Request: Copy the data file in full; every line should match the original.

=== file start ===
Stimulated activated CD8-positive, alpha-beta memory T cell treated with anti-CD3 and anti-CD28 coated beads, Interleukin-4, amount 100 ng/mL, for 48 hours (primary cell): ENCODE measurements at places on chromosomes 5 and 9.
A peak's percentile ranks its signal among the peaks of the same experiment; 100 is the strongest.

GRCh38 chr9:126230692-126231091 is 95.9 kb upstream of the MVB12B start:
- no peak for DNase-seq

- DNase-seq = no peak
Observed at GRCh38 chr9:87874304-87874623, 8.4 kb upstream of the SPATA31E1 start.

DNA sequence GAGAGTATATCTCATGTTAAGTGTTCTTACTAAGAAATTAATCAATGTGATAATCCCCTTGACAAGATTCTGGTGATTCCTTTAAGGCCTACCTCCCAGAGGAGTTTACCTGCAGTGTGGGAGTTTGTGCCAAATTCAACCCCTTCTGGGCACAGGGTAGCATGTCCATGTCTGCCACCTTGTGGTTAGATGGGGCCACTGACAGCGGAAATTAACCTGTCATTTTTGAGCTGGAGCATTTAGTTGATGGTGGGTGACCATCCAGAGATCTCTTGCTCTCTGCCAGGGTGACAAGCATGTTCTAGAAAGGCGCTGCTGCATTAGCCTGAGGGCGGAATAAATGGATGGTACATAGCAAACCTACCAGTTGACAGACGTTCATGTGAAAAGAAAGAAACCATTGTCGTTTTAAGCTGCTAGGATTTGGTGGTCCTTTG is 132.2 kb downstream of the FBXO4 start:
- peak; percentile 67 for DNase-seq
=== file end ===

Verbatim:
Stimulated activated CD8-positive, alpha-beta memory T cell treated with anti-CD3 and anti-CD28 coated beads, Interleukin-4, amount 100 ng/mL, for 48 hours (primary cell): ENCODE measurements at places on chromosomes 5 and 9.
A peak's percentile ranks its signal among the peaks of the same experiment; 100 is the strongest.

GRCh38 chr9:126230692-126231091 is 95.9 kb upstream of the MVB12B start:
- no peak for DNase-seq

- DNase-seq = no peak
Observed at GRCh38 chr9:87874304-87874623, 8.4 kb upstream of the SPATA31E1 start.

DNA sequence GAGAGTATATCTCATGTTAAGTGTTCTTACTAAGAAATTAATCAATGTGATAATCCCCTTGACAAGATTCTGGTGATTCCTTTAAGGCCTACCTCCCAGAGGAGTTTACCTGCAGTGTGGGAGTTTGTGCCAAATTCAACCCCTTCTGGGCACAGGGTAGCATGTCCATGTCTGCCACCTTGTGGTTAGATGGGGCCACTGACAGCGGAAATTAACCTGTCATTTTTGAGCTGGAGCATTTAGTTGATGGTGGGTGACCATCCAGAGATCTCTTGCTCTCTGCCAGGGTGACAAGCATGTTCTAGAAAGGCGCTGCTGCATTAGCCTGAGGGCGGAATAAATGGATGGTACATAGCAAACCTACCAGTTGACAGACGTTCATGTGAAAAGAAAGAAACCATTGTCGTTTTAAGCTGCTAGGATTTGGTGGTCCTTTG is 132.2 kb downstream of the FBXO4 start:
- peak; percentile 67 for DNase-seq